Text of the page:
There definitely are implications here. If you use references to any of the things that Rowling originated, such as Hogwarts, the Golden Snitch, Quidditch, or any of the specific characters, such as Harry Potter, Ron Weasley, Hermione Grainger, you may be in for a rude surprise.
Certain things will be in the public domain; for example, Merlin is in the public domain. Dumbledore is not. Basically, you should avoid specific references to HP material. You can use general references to wizardry, witchcraft, spells, potions, etc.
This kind of thing occurs every time there is a new hero with magical powers or very popular kid's icon. The way the people who own the licenses to these things catch the violators is that they go through the local phone books and say things like "I'm giving a birthay party for my 8 year old son, and he is a very big Harry Potter fan. Do you do a Harry Potter show?"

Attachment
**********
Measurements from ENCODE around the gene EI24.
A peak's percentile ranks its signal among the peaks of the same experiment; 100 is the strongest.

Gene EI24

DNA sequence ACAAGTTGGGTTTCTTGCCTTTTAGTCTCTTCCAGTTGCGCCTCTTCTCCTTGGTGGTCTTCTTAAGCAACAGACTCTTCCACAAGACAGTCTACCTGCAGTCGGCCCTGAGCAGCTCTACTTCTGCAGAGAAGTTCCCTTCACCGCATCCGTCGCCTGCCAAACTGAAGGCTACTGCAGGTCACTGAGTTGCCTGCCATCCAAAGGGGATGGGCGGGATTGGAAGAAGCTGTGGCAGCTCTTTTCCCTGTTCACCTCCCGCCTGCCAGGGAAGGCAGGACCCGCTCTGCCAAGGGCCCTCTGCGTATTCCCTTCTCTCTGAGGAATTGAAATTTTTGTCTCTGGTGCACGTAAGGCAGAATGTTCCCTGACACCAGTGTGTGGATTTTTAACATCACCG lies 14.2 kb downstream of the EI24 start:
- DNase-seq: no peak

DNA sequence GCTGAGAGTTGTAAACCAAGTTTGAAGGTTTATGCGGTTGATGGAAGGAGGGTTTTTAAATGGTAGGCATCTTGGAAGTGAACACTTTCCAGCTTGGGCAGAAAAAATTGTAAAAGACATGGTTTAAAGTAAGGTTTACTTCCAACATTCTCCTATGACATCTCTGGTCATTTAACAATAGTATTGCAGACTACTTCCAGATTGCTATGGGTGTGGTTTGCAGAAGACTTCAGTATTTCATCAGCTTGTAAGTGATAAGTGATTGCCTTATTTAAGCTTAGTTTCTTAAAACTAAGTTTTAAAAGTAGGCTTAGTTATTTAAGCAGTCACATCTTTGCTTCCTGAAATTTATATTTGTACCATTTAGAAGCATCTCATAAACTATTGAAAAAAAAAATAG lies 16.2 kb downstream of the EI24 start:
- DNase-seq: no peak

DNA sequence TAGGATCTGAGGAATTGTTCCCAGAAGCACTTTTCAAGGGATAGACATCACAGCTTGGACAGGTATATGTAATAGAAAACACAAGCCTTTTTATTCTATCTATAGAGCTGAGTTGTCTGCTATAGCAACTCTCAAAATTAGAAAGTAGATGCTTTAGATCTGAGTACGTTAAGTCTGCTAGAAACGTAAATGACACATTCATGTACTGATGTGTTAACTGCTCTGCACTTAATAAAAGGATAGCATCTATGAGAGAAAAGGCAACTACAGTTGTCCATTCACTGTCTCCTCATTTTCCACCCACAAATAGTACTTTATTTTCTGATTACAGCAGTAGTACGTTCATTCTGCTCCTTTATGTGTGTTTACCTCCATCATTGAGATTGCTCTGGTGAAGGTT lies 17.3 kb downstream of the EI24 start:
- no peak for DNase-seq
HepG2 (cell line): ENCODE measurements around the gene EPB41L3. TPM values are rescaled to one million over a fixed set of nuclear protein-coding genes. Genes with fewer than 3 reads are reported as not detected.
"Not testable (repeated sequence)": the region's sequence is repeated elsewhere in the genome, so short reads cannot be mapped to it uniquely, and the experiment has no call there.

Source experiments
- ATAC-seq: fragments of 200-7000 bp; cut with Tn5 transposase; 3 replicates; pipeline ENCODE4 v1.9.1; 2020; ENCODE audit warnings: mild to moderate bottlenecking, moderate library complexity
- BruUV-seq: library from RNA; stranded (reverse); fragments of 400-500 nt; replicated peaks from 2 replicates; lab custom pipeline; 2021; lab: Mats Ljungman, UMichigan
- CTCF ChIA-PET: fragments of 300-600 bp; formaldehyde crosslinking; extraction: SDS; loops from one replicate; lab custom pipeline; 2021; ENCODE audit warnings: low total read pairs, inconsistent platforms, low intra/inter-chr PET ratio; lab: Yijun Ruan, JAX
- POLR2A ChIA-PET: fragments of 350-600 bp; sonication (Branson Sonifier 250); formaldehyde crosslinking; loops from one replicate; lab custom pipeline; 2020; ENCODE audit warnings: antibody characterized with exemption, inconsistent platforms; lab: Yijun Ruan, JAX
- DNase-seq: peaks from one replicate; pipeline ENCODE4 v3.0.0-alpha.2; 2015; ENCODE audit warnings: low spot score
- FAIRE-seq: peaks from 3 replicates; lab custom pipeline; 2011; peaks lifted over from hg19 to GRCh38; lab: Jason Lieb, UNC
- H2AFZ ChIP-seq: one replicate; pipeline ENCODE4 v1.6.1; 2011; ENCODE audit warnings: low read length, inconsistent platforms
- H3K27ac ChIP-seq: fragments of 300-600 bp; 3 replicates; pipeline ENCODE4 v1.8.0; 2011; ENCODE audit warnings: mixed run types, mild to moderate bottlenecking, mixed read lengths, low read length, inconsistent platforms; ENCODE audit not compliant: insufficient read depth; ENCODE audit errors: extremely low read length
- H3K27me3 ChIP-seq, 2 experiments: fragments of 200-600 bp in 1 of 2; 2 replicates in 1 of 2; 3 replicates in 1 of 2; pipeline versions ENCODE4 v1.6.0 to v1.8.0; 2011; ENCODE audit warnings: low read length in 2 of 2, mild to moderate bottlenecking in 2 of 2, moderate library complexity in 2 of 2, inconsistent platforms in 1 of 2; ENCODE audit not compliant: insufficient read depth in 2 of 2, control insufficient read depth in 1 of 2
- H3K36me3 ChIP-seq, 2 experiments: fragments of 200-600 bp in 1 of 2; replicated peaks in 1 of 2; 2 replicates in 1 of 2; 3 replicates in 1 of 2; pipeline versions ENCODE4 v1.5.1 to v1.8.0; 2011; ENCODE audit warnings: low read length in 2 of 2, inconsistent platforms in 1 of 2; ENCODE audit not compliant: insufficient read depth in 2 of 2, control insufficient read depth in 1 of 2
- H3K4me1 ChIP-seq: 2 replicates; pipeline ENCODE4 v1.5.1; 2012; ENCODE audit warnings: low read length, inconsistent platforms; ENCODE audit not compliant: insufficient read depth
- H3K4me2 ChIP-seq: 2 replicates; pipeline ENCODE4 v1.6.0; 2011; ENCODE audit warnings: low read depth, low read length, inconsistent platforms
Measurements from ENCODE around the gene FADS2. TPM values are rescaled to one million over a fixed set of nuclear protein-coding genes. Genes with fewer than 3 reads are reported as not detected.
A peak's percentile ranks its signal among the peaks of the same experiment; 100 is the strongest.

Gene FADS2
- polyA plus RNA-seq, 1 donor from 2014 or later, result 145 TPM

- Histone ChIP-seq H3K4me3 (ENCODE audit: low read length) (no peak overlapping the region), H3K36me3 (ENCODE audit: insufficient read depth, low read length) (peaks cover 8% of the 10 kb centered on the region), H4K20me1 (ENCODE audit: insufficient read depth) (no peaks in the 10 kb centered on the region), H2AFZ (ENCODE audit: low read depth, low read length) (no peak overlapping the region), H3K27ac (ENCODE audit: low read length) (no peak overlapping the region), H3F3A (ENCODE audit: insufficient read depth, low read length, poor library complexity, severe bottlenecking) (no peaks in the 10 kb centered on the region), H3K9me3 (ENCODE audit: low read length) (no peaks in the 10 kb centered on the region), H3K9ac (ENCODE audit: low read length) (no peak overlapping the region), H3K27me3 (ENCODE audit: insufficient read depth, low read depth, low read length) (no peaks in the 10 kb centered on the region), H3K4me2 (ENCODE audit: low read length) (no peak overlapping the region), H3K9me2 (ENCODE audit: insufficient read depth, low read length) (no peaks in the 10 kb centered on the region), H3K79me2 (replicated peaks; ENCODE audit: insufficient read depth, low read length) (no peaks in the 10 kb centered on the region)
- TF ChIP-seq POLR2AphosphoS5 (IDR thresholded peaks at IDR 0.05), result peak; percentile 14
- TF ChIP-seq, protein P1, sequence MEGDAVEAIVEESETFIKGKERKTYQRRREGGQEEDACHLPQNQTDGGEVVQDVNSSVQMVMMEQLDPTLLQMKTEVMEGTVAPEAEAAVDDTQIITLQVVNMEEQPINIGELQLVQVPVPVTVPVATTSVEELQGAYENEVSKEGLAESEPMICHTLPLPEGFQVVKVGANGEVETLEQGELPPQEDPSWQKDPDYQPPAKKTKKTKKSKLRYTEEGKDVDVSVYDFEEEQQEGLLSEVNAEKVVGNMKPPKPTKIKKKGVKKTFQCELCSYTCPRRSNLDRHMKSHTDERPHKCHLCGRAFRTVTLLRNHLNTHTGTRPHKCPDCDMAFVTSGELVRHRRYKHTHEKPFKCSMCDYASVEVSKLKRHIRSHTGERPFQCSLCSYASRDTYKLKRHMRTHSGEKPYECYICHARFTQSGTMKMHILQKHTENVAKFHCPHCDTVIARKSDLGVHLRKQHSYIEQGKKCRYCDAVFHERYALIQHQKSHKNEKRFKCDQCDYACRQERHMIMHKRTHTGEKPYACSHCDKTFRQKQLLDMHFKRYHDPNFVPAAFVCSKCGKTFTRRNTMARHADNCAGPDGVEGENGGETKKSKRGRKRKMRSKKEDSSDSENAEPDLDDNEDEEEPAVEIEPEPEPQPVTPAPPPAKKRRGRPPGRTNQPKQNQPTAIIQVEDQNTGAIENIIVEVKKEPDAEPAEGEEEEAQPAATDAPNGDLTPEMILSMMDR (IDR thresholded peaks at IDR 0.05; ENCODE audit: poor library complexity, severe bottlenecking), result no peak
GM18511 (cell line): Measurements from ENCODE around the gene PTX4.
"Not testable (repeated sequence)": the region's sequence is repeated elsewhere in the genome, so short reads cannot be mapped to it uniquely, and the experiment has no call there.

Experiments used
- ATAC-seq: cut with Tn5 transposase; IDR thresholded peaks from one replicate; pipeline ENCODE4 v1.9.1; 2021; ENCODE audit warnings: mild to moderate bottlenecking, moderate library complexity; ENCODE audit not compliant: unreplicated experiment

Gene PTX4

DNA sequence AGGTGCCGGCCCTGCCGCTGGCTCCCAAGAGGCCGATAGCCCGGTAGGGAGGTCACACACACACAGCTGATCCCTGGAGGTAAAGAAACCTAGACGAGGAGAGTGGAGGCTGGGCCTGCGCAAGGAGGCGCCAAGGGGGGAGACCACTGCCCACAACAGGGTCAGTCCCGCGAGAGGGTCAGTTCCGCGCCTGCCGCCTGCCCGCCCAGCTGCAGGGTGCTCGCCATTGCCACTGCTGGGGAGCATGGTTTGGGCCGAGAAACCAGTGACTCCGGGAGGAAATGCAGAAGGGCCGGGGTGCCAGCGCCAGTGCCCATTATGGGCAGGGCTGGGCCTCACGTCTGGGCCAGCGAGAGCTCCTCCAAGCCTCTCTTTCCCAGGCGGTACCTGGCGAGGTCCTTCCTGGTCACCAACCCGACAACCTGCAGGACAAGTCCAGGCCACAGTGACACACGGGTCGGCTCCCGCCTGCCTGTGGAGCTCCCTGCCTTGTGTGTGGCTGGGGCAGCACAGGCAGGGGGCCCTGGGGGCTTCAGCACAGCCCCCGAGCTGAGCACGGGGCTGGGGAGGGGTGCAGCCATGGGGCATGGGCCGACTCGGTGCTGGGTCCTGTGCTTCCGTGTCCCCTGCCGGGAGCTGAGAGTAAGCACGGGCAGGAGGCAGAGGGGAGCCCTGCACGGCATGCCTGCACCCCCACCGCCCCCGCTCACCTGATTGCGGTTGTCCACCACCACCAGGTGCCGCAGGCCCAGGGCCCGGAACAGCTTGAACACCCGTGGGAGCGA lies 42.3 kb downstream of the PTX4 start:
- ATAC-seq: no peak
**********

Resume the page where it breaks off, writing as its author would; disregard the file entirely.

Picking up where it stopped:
If you say, "Oh, yes. I come in dressed as Dumbledore and give every child at the party a diploma from Hogwarts and a golden Snitch," then prepare for a visit from the trademark police. If you say, "I do a show that is geared towards a wizard school. I dress as an old wizard, and during the show, I put a school robe on the birthday child and the other volunteers who come up to help me. When the show is over, they get a diploma from the Academy of Wizardry," then you are probably going to be okay. You can always add "because of copyright and trademark restrictions, I can't actually be a character from the Harry Potter movies, but I can still be a wizardry instructor and do some really neat things along that line."
That will probably get you off the hook.
About 2 decades ago, there were lots of people performing as Barney. A lot of them were busted when the Lyons group had their people phone the folks who advertised in the yellow pages. Now, it's even easier, because you can google Harry Potter birthday party and find out who the violators are.